This guide is for you if you have coronary heart disease (coronary artery disease), which affects the heart’s arteries. Maybe you had a heart attack, or you get chest pain when you exercise, but your symptoms don’t change.
His coronary heart disease is in a “stable” state. That means your symptoms haven’t changed or gotten worse.
Your doctor commends in addition a medicine called an ACE Inhibitor or an ARB blocker.
you do not takings medicine for high blood pressure, also called “hypertension.”
This guide will not help you if.
You are making decisions about other medications you might take for your coronary heart disease.
This guide remained created after reviewing many research studies conducted on this topic. The information provided here remains intended to help you choose between the various options based on the available evidence.
Table of Contents
Know your illness
What is Coronary Heart Disease?
The picture shows what coronary heart disease looks like. The arteries that carry blood to the heart muscle have become narrow or clogged. When that happens, it makes it harder for blood and oxygen to get into the heart. When a vessel becomes clogged, you may feel some chest discomfort (such as pain, pressure, or tightness) from exertion or exercise. It is what doctors call “angina pectoris.”
What are the Possible Problems?
People with coronary heart disease can have serious problems, such as:
heart failure (heart problems)
Any of these problems can cause death or require a long recovery time and prevent you from working or doing other activities.
Learn about coronary heart disease treatment
How can I Protect Myself from Potential Problems?
Although there is no cure for coronary heart disease, some medications help protect you from a heart attack, heart failure, or stroke.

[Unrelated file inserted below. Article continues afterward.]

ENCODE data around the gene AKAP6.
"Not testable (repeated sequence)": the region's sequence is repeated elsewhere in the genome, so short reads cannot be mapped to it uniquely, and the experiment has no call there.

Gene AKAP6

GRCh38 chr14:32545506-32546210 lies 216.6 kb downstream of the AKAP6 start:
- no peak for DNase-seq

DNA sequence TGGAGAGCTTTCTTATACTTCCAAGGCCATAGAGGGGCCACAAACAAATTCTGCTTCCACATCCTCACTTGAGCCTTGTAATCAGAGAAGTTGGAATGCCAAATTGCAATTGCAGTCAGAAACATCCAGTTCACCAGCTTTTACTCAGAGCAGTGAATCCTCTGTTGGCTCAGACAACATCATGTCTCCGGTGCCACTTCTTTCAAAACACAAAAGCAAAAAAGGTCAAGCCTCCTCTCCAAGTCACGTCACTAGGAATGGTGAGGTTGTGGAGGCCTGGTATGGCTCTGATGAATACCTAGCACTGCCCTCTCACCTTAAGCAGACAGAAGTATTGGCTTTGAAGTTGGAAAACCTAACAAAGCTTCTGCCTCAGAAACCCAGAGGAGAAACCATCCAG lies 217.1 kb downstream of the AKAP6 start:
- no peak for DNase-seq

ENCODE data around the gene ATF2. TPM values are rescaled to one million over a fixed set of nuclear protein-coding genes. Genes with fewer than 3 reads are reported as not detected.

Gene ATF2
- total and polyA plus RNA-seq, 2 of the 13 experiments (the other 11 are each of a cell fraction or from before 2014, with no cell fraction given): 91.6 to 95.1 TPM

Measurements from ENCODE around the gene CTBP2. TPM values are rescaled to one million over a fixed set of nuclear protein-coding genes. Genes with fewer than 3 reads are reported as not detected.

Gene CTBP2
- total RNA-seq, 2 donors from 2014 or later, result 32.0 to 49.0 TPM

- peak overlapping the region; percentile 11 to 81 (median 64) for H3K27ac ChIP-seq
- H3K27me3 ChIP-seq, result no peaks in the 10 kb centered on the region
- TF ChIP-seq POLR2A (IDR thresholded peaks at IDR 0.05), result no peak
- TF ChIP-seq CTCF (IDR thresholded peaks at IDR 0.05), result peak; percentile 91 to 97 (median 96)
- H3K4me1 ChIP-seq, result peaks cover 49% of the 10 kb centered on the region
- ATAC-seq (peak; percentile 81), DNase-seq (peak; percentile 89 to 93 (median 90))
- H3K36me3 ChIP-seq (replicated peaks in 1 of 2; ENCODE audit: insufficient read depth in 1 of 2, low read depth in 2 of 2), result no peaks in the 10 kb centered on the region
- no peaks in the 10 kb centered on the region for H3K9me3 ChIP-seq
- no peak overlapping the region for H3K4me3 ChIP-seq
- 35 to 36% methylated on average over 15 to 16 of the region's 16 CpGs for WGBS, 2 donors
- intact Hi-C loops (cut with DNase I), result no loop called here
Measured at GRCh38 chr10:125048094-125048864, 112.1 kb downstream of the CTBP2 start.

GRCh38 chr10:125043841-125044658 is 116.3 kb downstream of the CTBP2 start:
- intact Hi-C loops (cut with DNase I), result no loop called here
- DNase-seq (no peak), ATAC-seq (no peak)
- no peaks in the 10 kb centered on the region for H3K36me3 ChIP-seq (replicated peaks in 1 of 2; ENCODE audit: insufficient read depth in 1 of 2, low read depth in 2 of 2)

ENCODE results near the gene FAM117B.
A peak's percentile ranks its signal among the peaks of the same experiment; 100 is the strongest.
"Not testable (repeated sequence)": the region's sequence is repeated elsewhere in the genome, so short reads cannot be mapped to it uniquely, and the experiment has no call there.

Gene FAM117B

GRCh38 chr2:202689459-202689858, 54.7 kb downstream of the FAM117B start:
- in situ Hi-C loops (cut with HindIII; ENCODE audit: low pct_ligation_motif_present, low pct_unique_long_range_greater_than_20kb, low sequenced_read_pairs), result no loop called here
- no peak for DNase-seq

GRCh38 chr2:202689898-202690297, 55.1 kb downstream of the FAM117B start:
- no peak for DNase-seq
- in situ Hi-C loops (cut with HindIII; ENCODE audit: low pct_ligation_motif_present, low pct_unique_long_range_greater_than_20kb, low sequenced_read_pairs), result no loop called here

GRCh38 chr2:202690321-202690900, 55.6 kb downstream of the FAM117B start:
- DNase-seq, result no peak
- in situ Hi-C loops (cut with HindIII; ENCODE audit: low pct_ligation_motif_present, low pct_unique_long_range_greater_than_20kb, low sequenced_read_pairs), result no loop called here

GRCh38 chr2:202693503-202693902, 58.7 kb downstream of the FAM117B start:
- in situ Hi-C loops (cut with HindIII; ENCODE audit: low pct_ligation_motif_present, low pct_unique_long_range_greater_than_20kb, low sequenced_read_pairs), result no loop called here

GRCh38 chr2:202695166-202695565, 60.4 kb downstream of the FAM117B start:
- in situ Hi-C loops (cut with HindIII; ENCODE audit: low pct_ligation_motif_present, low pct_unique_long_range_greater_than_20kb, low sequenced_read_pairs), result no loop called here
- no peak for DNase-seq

Your doctor may ask you to take one or more medicines, such as:
low-dose aspirin or medications that prevent platelets in the blood from sticking together.
Medication to lower cholesterol levels.
Medicines help lower your heart rate (heartbeats per minute) and blood pressure, such as beta-blockers.
Medicines that prevent blood clotting, such as warfarin.
Other medicines to treat high blood pressure or diabetes.
What Should I Know about ACE Inhibitors and ARB Blockers?
These two types of medications, ACE inhibitors and ARB blockers, have been studied to see if they can also help prevent other problems in people with stable coronary heart disease. Both types of medications lower high blood pressure and have remained used to treat heart failure.
ACE inhibitors. Your doctor may also call these drugs “angiotensin-converting enzyme inhibitors” or “ACE inhibitors.”
BRA blockers. Your doctor may also call these medications “angiotensin receptor blockers.”
Know your Options
You and your doctor can decide whether to add an ACE inhibitor or an ARB blocker to your other medicines once:
understand and compare the benefits of the treatment, and
determine whether the help of the treatment outweigh the possible side effects.
Is the ACE Inhibitor Right for Me?
You and your doctor may prefer to add an ACE inhibitor to your other coronary heart disease medications because:
Doctors are better aware of ACE inhibitors’ benefits and side effects than they do of ARB blockers.
For most people who take ACE inhibitors, the side effects are only mild.
What are the Benefits of Adding an ACE Inhibitor?
Adding an ACE inhibitor to your other coronary heart disease medications can offer the patient four possible benefits:
The lowers your risk of dying from a heart attack or heart failure.
Reduces your risk of a non-fatal heart attack.
That reduces your risk of being hospitalized for heart failure.
It reduces your risk of needing surgery or other procedures to increase blood flow to the heart muscle. It is what is called “revascularization.”
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